A total of 148 unique resistance profiles were identified from the isolates collected in this study. A “penta-resistant” profile AmpStrSulTetTmp predominated in stool isolates (31·3%) and hand swabs (19·6%), while SulTmp was the most abundant in isolates from water (20·4%; Additional file 3). Half of all stool samples had two or three resistance profiles of varying antibiotic combinations. The distribution of unique resistance phenotypes in stool samples was similar for individuals that reported using antibiotics (users) and those that did not (non-users); Fig. 4. Pan-resistant isolates (resistant to the nine antibiotics tested) were identified in one adult and one child sample from two different households. These individuals reported not having used antibiotics in the two weeks preceding their sample collection.
The average load of resistant E. coli in stool ranged between 1·4 × 107 and 1·5 × 108 CFU/g for the highly prevalent resistance phenotypes (Amp, Str, Sul, Tet and Tmp), and between 0·7 × 101 and 1·3 × 102 CFU/g for low-prevalence phenotypes (Caz, Chl, Cip and Kan). The distribution of resistant E. coli in adult and child stool samples was similar although on average, children had marginally higher loads of ampicillin and chloramphenicol-resistant E. coli (Fig. 5).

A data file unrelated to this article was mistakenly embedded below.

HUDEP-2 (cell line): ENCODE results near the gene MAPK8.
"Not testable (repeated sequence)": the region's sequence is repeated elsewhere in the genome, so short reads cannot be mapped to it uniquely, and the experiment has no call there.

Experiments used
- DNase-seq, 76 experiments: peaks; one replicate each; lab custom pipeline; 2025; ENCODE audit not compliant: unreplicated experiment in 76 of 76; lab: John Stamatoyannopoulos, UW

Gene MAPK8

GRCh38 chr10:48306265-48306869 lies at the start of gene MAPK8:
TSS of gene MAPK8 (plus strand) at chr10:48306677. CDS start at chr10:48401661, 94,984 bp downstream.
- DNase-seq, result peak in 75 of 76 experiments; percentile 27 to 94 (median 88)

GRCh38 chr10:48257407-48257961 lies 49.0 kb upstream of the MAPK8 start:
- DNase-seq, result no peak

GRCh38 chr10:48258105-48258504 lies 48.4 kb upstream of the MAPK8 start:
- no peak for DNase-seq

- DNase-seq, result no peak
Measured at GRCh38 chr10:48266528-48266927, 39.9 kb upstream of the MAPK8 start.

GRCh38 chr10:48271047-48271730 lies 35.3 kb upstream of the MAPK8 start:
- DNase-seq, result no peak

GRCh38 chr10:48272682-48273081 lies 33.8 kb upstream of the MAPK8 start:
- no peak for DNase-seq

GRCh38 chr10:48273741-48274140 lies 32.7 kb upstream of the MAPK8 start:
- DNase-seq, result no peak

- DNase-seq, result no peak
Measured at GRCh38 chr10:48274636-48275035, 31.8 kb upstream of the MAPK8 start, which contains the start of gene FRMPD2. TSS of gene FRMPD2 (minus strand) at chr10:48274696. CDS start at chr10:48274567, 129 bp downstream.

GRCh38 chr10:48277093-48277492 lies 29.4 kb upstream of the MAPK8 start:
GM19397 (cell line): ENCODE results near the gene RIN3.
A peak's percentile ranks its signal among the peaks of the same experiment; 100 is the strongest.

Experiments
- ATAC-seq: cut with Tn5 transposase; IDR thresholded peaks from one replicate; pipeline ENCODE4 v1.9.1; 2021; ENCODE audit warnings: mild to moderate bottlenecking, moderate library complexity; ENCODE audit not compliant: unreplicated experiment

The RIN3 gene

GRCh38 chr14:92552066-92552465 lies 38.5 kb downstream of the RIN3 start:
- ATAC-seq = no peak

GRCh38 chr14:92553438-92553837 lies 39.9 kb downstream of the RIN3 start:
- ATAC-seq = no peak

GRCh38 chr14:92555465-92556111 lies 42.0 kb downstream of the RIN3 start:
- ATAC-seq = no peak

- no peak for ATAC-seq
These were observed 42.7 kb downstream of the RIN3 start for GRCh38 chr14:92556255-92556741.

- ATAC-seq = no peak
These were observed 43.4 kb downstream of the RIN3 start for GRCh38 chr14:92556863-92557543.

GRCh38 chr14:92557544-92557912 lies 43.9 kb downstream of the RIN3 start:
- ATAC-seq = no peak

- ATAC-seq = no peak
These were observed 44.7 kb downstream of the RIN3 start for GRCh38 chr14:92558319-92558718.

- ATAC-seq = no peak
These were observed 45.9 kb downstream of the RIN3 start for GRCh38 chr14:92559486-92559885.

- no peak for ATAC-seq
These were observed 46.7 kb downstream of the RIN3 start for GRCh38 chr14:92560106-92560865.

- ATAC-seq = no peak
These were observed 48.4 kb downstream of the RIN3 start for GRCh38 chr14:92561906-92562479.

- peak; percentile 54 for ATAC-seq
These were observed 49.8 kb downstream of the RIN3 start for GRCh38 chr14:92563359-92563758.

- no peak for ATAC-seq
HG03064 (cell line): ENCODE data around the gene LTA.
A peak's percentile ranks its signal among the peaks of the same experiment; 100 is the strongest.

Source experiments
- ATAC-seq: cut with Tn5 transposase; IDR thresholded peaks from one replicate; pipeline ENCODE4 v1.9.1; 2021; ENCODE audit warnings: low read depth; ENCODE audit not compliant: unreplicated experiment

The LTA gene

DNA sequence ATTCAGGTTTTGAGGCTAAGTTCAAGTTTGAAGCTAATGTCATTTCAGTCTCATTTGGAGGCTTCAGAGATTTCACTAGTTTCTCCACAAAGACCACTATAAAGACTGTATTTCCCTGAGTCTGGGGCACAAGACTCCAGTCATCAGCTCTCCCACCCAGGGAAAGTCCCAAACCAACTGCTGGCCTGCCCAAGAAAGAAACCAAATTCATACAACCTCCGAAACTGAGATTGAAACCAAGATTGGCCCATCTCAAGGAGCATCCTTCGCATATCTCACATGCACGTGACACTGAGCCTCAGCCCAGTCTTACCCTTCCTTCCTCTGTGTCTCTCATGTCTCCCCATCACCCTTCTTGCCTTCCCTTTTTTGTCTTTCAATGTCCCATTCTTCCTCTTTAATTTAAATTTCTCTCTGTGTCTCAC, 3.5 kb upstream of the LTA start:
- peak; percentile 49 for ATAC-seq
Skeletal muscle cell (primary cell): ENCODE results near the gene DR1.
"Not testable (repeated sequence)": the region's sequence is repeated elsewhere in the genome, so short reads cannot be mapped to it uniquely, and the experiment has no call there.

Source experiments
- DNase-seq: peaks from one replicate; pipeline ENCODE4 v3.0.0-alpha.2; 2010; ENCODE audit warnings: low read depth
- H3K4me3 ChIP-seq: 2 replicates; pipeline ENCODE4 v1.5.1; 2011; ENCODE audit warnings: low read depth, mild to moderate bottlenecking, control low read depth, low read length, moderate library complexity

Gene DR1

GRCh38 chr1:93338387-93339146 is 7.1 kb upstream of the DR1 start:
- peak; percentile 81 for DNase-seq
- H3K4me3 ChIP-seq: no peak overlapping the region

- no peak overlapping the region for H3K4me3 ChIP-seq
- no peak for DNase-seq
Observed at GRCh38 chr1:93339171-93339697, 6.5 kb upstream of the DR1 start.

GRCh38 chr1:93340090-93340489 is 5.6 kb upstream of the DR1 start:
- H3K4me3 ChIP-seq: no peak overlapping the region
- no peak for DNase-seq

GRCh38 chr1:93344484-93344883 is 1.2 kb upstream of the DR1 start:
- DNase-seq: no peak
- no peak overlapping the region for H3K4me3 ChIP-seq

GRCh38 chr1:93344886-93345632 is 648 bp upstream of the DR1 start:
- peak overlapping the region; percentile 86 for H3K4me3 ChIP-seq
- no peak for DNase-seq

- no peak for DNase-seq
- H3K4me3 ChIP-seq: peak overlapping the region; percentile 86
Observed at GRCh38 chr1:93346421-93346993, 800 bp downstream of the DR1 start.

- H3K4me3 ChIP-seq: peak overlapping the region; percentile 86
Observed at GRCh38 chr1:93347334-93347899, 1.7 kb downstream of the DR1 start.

Predictors of antimicrobial resistance
Univariable analyses identified water, sanitation, and antibiotic use variables as potential predictors (P < 0·2) of both prevalence and load of resistant E. coli at household and individual levels. When these predictors were added to multivariable regression models, the level of significance (P < 0·05) varied depending on the antibiotic tested, and the level of analysis i.e. household or individual (Tables 3, 4, 5). Antibiotic use within the household was not a significant risk factor for resistance to any of the nine antibiotics tested in adults and was only associated with resistance to two antibiotics in children (Sul, β = 0·46 log-increase in load; Tmp, β = 0·42; Table 5).